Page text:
Back to the Future: Solving the Kurdish issue, Turkey 2023
Dr. Can Erimtan is an independent scholar residing in İstanbul, with a wide interest in the politics, history and culture of the Balkans and the Greater Middle East. He attended the VUB in Brussels and did his graduate work at the universities of Essex and Oxford. In Oxford, Erimtan was a member of Lady Margaret Hall and he obtained his doctorate in Modern History in 2002. His publications include the book “Ottomans Looking West?” as well as numerous scholarly articles. In the period 2010-11, he wrote op-eds for Today’s Zaman and in the further course of 2011 he also published a number of pieces in Hürriyet Daily News. In 2013, he was the Turkey Editor of the İstanbul Gazette. He is on Twitter at @theerimtanangle
Turkey’s current government, led by the Justice and Development Party (AK Party or AKP), however, has vowed to bring a peaceful resolution to the conflict and has to this end launched its ‘Kurdish overture’ in 2009.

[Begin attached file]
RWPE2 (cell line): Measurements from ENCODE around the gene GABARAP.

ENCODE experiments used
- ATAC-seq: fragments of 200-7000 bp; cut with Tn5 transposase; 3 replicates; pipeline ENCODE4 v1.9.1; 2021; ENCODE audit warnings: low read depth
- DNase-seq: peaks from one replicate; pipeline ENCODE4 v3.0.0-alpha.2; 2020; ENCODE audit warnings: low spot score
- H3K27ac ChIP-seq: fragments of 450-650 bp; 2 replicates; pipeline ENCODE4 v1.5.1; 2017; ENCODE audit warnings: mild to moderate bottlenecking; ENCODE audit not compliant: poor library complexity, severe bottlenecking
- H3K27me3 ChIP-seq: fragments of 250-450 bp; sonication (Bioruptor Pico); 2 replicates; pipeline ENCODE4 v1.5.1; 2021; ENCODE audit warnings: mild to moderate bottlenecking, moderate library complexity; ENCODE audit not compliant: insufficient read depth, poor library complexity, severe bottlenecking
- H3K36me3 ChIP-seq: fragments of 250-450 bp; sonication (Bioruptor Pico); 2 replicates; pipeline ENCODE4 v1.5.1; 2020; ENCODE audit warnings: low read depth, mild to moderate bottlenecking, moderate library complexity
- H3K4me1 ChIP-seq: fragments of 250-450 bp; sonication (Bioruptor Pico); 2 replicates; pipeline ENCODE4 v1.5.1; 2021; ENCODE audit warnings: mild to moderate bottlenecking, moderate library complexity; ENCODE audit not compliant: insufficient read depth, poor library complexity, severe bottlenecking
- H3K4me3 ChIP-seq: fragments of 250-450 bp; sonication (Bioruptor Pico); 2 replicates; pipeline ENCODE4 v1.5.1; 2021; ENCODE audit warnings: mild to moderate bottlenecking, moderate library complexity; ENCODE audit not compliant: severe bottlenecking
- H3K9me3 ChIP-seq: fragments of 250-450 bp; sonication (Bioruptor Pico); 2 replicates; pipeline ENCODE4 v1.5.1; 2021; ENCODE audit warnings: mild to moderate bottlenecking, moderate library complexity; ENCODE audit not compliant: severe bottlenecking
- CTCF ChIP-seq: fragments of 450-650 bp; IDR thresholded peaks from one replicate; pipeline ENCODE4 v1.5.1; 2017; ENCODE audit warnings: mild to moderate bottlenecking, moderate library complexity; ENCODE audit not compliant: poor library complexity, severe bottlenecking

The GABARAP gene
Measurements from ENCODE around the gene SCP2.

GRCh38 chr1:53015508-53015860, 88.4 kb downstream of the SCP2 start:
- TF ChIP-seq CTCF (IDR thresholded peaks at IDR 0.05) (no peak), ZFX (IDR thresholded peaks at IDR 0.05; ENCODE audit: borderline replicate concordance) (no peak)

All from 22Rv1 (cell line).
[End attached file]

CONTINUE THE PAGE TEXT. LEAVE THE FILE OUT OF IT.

The overture’s preparatory moves have now come to some kind of fruition and to prove the point, the ever-popular yet equally divisive PM Recep Tayyip Erdoğan on November 16, flew to the southeastern city of Diyarbakır to conduct some meaningful meetings. Once on the ground, Erdoğan first visited the offices of the Metropolitan Authority of Diyarbakır, meeting Mayor Osman Baydemir, as well as the independent members of parliament Ahmet Türk and Leyla Zana, two important names in the Kurdish political landscape of Turkey. This half-hour visit was followed by the PM going to the governor’s office.
This orchestrated tour of Diyarbakır’s government buildings carried some extraordinary weight. While Tayyip Erdoğan was in the air, the President of the Kurdistan Regional Government (or KRG) in Northern Iraq, Massoud Barzani, took the land route from Erbil in time to meet the governor M. Cahit Kıraç and Tayyip Erdoğan in the offices of Diyarbakır’s Governor’s Office. Later on Erdoğan, accompanied by his Foreign Minister Ahmet Davutoğlu, met with Barzani for face-to-face meetings at the Green Park Hotel, where the KRG President was staying.